[openstack-dev] [nova] Distributed Database
mbayer at redhat.com
Tue May 3 16:04:00 UTC 2016
On 05/02/2016 01:48 PM, Clint Byrum wrote:
> FWIW, I agree with you. If you're going to use SQLAlchemy, use it to
> take advantage of the relational model.
> However, how is what you describe a win? Whether you use SELECT .. FOR
> UPDATE, or a stored procedure, the lock is not distributed, and thus, will
> still suffer rollback failures in Galera. For single DB server setups, you
> don't have to worry about that, and SELECT .. FOR UPDATE will work fine.
Well it's a "win" vs. the lesser approach considered which also did not
include a distributed locking system like Zookeeper. It is also a win
even with a Zookeeper-like system in place because it allows a SQL query
to be much smarter about selecting data that involves IP numbers and
CIDRs, without the need to pull data into memory and process it there.
This is the most common mistake in SQL programming, not taking advantage
of SQL's set-based nature and instead pulling data into memory
Also, the "federated MySQL" approach of Cells V2 would still be OK with
pessimistic locking, since this lock is not "distributed" across the
entire dataspace. Only the usual Galera caveats apply, e.g. point to
only one galera "master" at a time and/or wait for Galera to support
"SELECT FOR UPDATE" across the cluster.
> Furthermore, any logic that happens inside the database server is extra
> load on a much much much harder resource to scale, using code that is
> much more complicated to update.
So I was careful to use the term "stored function" and not "stored
procedure". As ironic as it is for me to defend both the ORM
business-logic-in-the-application-not-the-database position, *and* the
let-the-database-do-things-not-the-application at the same time, using
database functions to allow new kinds of math and comparison operations
to take place over sets is entirely reasonable, and should not be
confused with the old-school big-business approach of building an entire
business logic layer as a huge wall of stored procedures, this is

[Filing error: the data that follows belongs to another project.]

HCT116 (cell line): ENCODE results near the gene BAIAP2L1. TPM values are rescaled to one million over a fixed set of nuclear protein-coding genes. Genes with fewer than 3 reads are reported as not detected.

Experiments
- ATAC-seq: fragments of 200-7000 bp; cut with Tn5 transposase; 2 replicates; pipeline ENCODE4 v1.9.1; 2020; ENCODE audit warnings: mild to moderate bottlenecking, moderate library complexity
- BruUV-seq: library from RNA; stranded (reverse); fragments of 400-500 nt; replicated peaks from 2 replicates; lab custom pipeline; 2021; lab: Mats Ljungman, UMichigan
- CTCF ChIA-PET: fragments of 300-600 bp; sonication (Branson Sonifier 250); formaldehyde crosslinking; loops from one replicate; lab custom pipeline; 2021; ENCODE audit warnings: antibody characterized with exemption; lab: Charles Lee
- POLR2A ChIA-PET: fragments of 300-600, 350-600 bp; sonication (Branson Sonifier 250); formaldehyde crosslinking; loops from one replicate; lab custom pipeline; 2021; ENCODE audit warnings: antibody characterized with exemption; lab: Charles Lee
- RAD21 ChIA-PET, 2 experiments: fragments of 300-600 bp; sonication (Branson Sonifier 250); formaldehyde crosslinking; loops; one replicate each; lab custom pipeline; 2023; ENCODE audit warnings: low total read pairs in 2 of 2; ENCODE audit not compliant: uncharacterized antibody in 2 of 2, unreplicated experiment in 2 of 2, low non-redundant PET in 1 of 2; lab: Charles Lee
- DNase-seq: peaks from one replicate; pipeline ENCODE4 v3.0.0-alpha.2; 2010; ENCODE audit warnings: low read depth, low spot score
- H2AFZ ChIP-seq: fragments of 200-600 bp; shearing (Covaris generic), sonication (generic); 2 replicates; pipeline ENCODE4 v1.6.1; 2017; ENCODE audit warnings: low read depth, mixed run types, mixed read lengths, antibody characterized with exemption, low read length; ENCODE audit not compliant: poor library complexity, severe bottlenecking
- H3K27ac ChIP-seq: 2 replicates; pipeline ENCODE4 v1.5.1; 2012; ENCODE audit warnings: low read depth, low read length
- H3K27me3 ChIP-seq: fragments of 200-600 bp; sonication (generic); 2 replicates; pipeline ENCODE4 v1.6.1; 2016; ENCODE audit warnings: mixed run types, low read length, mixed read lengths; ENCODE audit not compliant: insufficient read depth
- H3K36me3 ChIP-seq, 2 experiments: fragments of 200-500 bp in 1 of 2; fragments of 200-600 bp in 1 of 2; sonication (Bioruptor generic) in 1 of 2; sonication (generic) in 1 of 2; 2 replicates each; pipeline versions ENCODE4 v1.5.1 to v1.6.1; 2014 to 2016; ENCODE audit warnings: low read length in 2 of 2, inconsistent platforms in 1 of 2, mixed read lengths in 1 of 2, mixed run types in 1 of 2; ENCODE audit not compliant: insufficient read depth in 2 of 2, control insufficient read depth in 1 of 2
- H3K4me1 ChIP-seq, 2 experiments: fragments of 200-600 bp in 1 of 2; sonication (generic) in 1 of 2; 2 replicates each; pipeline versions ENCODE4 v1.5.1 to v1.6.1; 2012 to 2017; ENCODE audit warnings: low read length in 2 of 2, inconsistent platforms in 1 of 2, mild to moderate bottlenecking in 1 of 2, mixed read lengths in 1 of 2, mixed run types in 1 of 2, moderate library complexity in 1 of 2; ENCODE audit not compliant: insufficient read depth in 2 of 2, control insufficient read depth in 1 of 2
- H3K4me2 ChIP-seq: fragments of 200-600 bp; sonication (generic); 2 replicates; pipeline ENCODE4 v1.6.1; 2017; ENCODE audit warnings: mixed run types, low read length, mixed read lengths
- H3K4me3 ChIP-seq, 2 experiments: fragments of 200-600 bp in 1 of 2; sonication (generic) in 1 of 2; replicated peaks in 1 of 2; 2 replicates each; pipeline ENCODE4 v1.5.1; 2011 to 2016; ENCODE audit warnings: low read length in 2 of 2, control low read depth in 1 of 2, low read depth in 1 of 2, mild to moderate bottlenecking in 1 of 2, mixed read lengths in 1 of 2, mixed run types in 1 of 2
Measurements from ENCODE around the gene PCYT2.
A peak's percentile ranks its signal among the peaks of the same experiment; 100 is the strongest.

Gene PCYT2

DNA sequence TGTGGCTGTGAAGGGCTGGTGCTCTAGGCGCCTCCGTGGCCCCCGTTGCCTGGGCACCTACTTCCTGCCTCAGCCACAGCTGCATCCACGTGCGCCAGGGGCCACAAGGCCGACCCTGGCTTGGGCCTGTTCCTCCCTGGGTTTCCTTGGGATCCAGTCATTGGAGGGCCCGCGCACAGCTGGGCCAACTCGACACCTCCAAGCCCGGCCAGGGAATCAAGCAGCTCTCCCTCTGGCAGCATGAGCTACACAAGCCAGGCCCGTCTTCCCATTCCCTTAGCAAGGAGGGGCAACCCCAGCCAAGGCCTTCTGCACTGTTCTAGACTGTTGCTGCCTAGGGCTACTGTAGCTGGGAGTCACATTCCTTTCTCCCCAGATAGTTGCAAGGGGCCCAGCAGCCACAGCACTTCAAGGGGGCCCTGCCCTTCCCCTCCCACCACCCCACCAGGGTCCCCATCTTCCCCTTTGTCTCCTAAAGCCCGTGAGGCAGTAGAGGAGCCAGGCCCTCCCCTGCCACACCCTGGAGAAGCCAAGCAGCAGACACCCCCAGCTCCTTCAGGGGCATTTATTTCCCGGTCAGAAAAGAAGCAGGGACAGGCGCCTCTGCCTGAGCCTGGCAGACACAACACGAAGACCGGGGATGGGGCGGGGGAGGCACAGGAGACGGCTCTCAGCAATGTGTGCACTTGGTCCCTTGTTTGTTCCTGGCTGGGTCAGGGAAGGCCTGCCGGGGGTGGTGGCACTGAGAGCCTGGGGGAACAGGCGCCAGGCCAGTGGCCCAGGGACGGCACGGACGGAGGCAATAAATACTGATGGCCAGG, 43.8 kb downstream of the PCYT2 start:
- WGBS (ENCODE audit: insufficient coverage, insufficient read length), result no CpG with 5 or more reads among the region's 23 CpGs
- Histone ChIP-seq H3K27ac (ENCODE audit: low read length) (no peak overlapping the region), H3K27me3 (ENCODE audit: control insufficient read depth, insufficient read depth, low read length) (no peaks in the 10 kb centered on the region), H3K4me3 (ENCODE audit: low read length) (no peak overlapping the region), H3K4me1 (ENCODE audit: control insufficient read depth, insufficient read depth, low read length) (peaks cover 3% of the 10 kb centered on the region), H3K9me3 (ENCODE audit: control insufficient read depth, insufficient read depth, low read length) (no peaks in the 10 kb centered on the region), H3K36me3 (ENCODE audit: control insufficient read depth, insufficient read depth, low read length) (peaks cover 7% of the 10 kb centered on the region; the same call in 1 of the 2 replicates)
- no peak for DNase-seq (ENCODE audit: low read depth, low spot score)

nothing like that.
The Postgresql database has INET and CIDR types native which include the
same overlap logic we are implementing here as a MySQL stored function,
so the addition of math functions like these shouldn't be controversial.
The "load" of this function is completely negligible (however I would
be glad to assist in load testing it to confirm), especially compared to
pulling the same data across the wire, processing it in Python, then
sending just a tiny portion of it back again after we've extracted the
needle from the haystack.
In pretty much every kind of load testing scenario we do with Openstack,
the actual "load" on the database barely pushes anything. The only
database "resource" issue we have is Openstack using far more idle
connections than it should, which is on my end to work on improvements
to the connection pooling system which does not scale well across
Openstack's tons-of-processes model.
> To be clear, it's not the amount of data, but the size of the failure
> domain. We're more worried about what will happen to those 40,000 open
> connections from our 4000 servers when we do have to violently move them.
That's a really big number and I will admit I would need to dig into
this particular problem domain more deeply to understand what exactly
the rationale of that kind of scale would be here. But it does seem
like if you were using SQL databases, and the 4000 server system is in
fact grouped into hundreds of "silos" that only deal with strict
segments of the total dataspace, a federated approach would be exactly
what you'd want to go with.
> That particular problem isn't as scary if you have a large
> Cassandra/MongoDB/Riak/ROME cluster, as the client libraries are
> generally connecting to all or most of the nodes already, and will
> simply use a different connection if the initial one fails. However,
> these other systems also bring a whole host of new problems which the
> simpler SQL approach doesn't have.
Regarding ROME, I only seek to make the point that if you're going to
switch to NoSQL, you have to switch to NoSQL. Bolting SQLAlchemy on
top of Redis without a mature and widely-proven relational layer in
between, down to the level of replicating the actual tables that were
built within a relational schema, is a denial of the reality of the
problem to be solved.
> So it's worth doing an actual analysis of the failure handling before
> jumping to the conclusion that a pile of cells/sharding code or a rewrite
> to use a distributed database would be of benefit.
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